College Baseball Takeaways: Upsets Abound On Opening Day

Image credit: Long Beach State righthander Luis Ramirez (Photo courtesy of Long Beach State)

Long Beach State Spoils The Party With Shutout At Mississippi State

Friday’s Opening Day ceremonies at Mississippi State started by honoring last year’s national champions, with the trophy on display and members of the 2021 team on hand to unveil the championship banner.

The party did not carry over to the game, however. No. 3 Mississippi State quickly found itself in a pitcher’s duel against Long Beach State with righthanders Landon Sims and Luis Ramirez putting on a show.

Sims, voted a first-team Preseason All-American by MLB scouting departments, looked very much like a future first round pick. He struck out 13 batters in seven innings, walked none and held the Dirtbags to one run on five hits. He worked efficiently, throwing 81 pitches.

It was an excellent starting debut for Sims, who last season earned first-team All-America honors as a relief ace. He came right after hitters with his fastball, daring anyone to hit it, and effectively mixed in his slider.

But as good as Sims was, Ramirez more than matched him on the mound. He threw six hitless innings against a potent Bulldogs lineup, striking out five batters and walking two. He forced the Bulldogs to pound the ball into the ground, inducing 11 groundball outs.

Ramirez can’t match Sims on pure stuff, but he’s a prospect to watch this spring. He’s coming off a solid summer in the Cape Cod League, where he went 0-2, 3.10 with 33 strikeouts and 13 walks in 29 innings. With his feel for pitching and his sinker’s ability to induce weak contact, he makes for a tough matchup and a strong No. 1 starter for the Dirtbags.

Mississippi State coach Chris Lemonis said the Bulldogs struggled with the sinker.

“It looks like it’s there and then it’s a little bit out of the zone and you just hit it into the ground,” Lemonis said. “So, he got a handful of ground balls. It got them out of some innings.”

Things didn’t get any easier for the Bulldogs with Ramirez out of the game. Beach turned to Matt Fields to start the seventh and he delivered two scoreless innings and three strikeouts. Mississippi State did break up the no-hitter in the seventh when Hunter Hines singled to left field – but even that hit went for naught when he was thrown out trying to stretch it into a double.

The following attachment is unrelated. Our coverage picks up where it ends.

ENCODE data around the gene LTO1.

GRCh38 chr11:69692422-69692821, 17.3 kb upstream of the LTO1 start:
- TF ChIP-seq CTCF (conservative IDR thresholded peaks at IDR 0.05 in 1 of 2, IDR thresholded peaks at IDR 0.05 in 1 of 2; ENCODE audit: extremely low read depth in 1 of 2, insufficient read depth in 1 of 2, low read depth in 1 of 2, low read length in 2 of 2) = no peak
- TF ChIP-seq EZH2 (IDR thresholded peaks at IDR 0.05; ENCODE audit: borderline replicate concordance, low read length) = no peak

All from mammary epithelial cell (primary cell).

Closer Deveraux Harrison threw a perfect ninth for the save and completed the shutout.

For the Dirtbags, the win is one that resonates in a big way. They have had a regional-caliber team the last two years under coach Eric Valenzuela, but the 2020 postseason was canceled and their conference-only schedule in 2021 held them back on Selection Monday. Now, with a more normal season on tap in 2022, they could be headed for a breakthrough in Valenzuela’s third season.

Not only does the win announce their presence with authority on Opening Day, it also will pay dividends all season long in RPI. In what is expected to be a competitive Big West Conference this spring, it’s significant to add non-conference wins like Friday’s.

Mississippi State, meanwhile, needs to quickly move on from the loss. Sims’ start was a great sign for a team that is replacing its top two starters from last season. What happened to the offense – which is also replacing some key pieces, including SEC player of the year Tanner Allen – was disappointing, but correctable.

The Bulldogs need look no further than their own Opening Day opponent a year ago for an example of how to bounce back. Mississippi State last year beat Texas on Opening Day, the first of three losses on the weekend for the Longhorns at the State Farm Showdown. All Texas did was come one win away from playing for the national title.

It’s a long season, but Friday was a reminder that it’s a new year and last season’s accomplishments are now in the past.

Vanderbilt Shuts Out Oklahoma State

Entering this spring, the biggest question for Vanderbilt was how its pitching staff would take shape. The Commodores last season had the best 1-2 punch college baseball had seen in a decade atop their rotation in Kumar Rocker and Jack Leiter. But that duo moved of after both being drafted in the top 10 picks and Vanderbilt is left with a new-look pitching staff.